The more I cooked and baked, the more I got better at it, and being able to create meals from scratch enabled me to taste whole, unprocessed food for what it really was. No fake flavours, no weird chemicals, and all-natural crazy colours. My sense of taste became sensitized, the way it should innately be. I would get so excited about how these authentic sensations would explode and dance around in my mouth. I now understood what it was to be a FOODIE! The wondrous spectrum of tastes and textures that the plant-based palate offers keeps me so engaged that the thought of eating meat again never, ever crosses my mind. If one is open-minded to expose themselves to the beautiful diversity of flavours that the earth gifts us with, it would be much easier to understand why the question, “Don’t you ever miss meat?” is one that needn’t be asked.
3. I made new friends
For most of my plant-based journey, it was a lonely one. Back in 2000, I could count with one finger the number of vegetarian friends I had. The rest of the people around me, my family included, were full of mockery and contempt. Information about the lifestyle was scarce, so people couldn’t fully grasp the motives. Over the past five years or so, I’ve observed veganism permeating mainstream media, and with it comes a wave of herbivores, as if the gates from a portal of compassion has opened and filled the land with warm, kind, tofu-scoffing mortals. In Malaysia, the vegan community is relatively small but growing fast. Most of them came looking for me at my food booths and other public events, and welcomed me into the community with open arms. Finally, I could hang with people without feeling judged or scrutinized. It’s a great time to be a vegan, because a support group anywhere in the world is easy to access thanks to social media. And most of the Malaysian vegans folk I’ve met so far are absolutely lovely. I’m so grateful to be part of a tribe I have so long yearned for.
2. I inspired others around me to be healthier
Before marrying Jacob, he was my classmate at Shaolin Kung Fu school. He watched me maintain a vegetarian diet whilst training, and he approached me saying that he was interested in going vegetarian too. I’ve had countless people tell that to me without any sincere effort or outcome, so I took it with a pinch of salt. But stick to his guns he did, after I showed him the documentary ‘Forks Over Knives’. He started joining me on choosing the vegetarian options at mealtimes, and for the first time, I was able to witness firsthand someone’s transition to a plant-based diet. He then started reporting to me about how much more energy he was feeling, which affirmed the personal findings I had with the diet too. His complexion brightened, he became stronger and more sure of himself, inside and out.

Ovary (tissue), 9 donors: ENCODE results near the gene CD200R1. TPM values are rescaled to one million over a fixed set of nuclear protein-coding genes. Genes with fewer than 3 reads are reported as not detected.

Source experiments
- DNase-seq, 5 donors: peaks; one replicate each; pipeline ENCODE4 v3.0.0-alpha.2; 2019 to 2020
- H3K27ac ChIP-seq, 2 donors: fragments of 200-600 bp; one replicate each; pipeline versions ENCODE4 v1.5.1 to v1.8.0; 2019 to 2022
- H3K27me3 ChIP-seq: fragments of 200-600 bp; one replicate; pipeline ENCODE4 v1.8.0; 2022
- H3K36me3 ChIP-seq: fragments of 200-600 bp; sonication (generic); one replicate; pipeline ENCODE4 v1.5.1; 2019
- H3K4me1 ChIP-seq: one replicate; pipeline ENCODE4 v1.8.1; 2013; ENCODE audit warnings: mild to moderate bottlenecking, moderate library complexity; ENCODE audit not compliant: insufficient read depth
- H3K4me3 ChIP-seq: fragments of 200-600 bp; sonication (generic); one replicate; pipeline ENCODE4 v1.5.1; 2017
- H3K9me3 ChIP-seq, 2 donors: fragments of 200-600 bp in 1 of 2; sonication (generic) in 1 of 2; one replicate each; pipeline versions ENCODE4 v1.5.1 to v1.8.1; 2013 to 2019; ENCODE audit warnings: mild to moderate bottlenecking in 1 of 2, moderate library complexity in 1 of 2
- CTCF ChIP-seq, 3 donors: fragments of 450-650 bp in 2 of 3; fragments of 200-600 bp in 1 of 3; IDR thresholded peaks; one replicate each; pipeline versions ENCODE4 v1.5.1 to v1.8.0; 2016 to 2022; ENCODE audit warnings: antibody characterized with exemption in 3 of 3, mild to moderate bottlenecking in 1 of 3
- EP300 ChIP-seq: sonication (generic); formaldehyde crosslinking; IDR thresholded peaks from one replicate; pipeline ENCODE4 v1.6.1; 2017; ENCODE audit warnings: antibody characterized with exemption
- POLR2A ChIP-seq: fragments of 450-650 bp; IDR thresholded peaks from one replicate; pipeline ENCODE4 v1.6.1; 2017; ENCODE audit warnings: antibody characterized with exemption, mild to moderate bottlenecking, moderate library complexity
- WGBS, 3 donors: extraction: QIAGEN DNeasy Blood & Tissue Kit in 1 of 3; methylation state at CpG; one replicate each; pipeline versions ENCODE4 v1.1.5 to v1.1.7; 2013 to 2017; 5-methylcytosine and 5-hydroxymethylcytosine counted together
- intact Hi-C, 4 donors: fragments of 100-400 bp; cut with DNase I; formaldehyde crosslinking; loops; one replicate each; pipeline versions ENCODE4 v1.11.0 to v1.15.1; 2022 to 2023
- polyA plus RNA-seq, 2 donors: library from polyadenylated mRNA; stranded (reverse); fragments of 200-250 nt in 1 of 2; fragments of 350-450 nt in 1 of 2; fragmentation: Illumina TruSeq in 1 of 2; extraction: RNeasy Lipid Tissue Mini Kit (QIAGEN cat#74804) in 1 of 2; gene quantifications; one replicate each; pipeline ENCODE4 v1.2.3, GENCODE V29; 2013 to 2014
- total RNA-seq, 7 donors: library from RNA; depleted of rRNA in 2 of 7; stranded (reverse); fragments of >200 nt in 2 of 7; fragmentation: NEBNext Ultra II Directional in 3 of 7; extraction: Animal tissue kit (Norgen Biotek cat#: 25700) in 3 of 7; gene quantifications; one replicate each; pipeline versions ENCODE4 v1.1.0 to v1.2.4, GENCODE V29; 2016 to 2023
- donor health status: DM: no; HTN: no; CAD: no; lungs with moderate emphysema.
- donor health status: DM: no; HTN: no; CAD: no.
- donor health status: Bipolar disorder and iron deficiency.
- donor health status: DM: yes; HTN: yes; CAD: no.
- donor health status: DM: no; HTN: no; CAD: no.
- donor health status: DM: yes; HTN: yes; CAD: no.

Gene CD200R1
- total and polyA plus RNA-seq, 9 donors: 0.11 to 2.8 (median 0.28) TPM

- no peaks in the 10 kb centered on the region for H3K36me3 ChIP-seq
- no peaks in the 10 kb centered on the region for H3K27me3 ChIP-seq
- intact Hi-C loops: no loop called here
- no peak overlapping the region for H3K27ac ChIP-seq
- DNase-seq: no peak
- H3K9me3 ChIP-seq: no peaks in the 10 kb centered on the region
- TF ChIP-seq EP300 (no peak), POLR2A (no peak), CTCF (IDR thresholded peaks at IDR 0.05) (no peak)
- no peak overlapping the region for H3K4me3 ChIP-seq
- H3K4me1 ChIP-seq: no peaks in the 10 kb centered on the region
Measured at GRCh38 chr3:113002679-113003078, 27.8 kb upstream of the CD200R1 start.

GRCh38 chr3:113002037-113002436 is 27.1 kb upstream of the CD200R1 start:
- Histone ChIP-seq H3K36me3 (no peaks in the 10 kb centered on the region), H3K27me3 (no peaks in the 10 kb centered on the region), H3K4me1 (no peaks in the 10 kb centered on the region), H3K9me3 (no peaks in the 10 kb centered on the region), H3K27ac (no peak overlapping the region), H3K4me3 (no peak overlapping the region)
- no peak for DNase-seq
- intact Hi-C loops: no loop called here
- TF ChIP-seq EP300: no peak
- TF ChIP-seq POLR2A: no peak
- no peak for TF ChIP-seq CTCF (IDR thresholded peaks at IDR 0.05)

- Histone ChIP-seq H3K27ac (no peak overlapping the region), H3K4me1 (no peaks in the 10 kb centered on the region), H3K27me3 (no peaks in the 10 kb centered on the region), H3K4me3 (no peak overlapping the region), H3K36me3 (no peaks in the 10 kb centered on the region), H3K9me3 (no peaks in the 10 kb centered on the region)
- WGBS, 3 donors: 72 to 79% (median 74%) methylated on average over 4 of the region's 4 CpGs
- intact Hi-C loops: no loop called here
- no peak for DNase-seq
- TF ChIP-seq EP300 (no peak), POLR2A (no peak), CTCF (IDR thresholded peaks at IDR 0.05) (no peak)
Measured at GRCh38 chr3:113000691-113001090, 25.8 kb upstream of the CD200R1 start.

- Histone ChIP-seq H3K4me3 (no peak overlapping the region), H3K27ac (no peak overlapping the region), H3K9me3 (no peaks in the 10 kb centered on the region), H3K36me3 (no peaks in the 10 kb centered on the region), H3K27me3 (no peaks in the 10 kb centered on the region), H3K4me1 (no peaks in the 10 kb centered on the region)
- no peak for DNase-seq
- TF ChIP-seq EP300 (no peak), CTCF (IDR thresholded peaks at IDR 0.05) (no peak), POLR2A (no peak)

Jacob then showed Forks Over Knives to his mother. To my utter surprise, she went vegetarian too! She is now looking fresh and fabulous, and both mother and son are huge fans of my vegan cooking. Being a part of this positive chain of events convinced me that the plant-based lifestyle was one of the most important health decisions anyone could make, and has reinforced my purpose now in my absolute dream job – a plant-based lifestyle advocate.
1. I discovered happiness
Going vegan meant that I no longer had to worry about the animal, human, environmental and political cost of my meals. It liberated me from so much worry and stress. The fear which was the last thing these poor factory farm animals were feeling was no longer being passed onto me, and I felt more at ease with fewer mood swings. A healthier body gave me a healthier mind, one which now thinks more clearly and has more juice to focus on bigger things and other causes like furthering my eco-friendly efforts, and committing better quality time to loved ones. What has been one of the most remarkable observations about me going vegan, was that this act of compassion towards animals extended to compassion towards humankind and compassion towards myself. I’ve become more tolerant, patient and empathetic – yes, even towards trolls! I’m not a perfect vegan, and I’m not a perfect person, but I can say that I’m a happy person… the happiest I’ve ever been. And that’s enough for me.
The things that happened to me when I went vegan was a personal experience, and since everyone is unique, I can’t claim that what I’ve gone through will be exactly the same for anyone else who makes the transition. But what I’m certain about is that if it is done diligently and with a can-do attitude, the plant-based lifestyle can heal and positively transform your body, mind, and overall outlook on life. I hope that sharing my journey will encourage others, who are doubtful or worried about the vegan lifestyle, to be open to reducing their meat intake… Or, at the very least, start an inner dialogue about the long-term choices we can make as individuals that would make life more worthwhile.